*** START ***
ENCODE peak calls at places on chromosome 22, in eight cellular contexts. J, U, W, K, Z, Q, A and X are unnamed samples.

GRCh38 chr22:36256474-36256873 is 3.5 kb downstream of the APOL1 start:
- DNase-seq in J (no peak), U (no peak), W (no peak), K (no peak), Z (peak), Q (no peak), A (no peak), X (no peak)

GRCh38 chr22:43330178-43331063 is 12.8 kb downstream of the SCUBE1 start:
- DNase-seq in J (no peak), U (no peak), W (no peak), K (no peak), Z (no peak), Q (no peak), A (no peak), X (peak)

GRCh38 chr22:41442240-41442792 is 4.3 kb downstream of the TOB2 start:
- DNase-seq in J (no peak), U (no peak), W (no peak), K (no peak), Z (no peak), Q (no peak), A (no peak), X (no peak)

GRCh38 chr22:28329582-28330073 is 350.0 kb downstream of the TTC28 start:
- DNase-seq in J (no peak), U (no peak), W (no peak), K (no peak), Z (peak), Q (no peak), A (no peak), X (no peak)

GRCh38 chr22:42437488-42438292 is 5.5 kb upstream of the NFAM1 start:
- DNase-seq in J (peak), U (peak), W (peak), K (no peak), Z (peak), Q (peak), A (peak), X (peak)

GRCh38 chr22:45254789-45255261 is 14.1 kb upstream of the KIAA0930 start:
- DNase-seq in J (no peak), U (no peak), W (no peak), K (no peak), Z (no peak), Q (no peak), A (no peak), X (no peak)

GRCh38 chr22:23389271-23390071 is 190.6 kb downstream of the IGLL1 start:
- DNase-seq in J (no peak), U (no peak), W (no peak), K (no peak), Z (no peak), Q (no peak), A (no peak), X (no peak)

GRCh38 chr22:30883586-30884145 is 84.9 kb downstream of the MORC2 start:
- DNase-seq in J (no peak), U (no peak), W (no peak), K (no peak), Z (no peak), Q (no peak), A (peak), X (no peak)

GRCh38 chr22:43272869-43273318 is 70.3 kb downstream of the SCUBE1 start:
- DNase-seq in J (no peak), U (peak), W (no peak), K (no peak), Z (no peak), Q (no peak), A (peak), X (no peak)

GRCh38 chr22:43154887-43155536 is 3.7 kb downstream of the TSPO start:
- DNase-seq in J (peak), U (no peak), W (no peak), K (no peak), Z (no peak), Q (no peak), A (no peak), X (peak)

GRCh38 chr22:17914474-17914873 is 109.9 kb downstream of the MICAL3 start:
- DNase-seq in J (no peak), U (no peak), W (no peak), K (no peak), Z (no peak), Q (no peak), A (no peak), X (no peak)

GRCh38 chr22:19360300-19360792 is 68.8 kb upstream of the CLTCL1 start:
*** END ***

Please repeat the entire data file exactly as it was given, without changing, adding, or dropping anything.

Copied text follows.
ENCODE peak calls at places on chromosome 22, in eight cellular contexts. J, U, W, K, Z, Q, A and X are unnamed samples.

GRCh38 chr22:36256474-36256873 is 3.5 kb downstream of the APOL1 start:
- DNase-seq in J (no peak), U (no peak), W (no peak), K (no peak), Z (peak), Q (no peak), A (no peak), X (no peak)

GRCh38 chr22:43330178-43331063 is 12.8 kb downstream of the SCUBE1 start:
- DNase-seq in J (no peak), U (no peak), W (no peak), K (no peak), Z (no peak), Q (no peak), A (no peak), X (peak)

GRCh38 chr22:41442240-41442792 is 4.3 kb downstream of the TOB2 start:
- DNase-seq in J (no peak), U (no peak), W (no peak), K (no peak), Z (no peak), Q (no peak), A (no peak), X (no peak)

GRCh38 chr22:28329582-28330073 is 350.0 kb downstream of the TTC28 start:
- DNase-seq in J (no peak), U (no peak), W (no peak), K (no peak), Z (peak), Q (no peak), A (no peak), X (no peak)

GRCh38 chr22:42437488-42438292 is 5.5 kb upstream of the NFAM1 start:
- DNase-seq in J (peak), U (peak), W (peak), K (no peak), Z (peak), Q (peak), A (peak), X (peak)

GRCh38 chr22:45254789-45255261 is 14.1 kb upstream of the KIAA0930 start:
- DNase-seq in J (no peak), U (no peak), W (no peak), K (no peak), Z (no peak), Q (no peak), A (no peak), X (no peak)

GRCh38 chr22:23389271-23390071 is 190.6 kb downstream of the IGLL1 start:
- DNase-seq in J (no peak), U (no peak), W (no peak), K (no peak), Z (no peak), Q (no peak), A (no peak), X (no peak)

GRCh38 chr22:30883586-30884145 is 84.9 kb downstream of the MORC2 start:
- DNase-seq in J (no peak), U (no peak), W (no peak), K (no peak), Z (no peak), Q (no peak), A (peak), X (no peak)

GRCh38 chr22:43272869-43273318 is 70.3 kb downstream of the SCUBE1 start:
- DNase-seq in J (no peak), U (peak), W (no peak), K (no peak), Z (no peak), Q (no peak), A (peak), X (no peak)

GRCh38 chr22:43154887-43155536 is 3.7 kb downstream of the TSPO start:
- DNase-seq in J (peak), U (no peak), W (no peak), K (no peak), Z (no peak), Q (no peak), A (no peak), X (peak)

GRCh38 chr22:17914474-17914873 is 109.9 kb downstream of the MICAL3 start:
- DNase-seq in J (no peak), U (no peak), W (no peak), K (no peak), Z (no peak), Q (no peak), A (no peak), X (no peak)

GRCh38 chr22:19360300-19360792 is 68.8 kb upstream of the CLTCL1 start: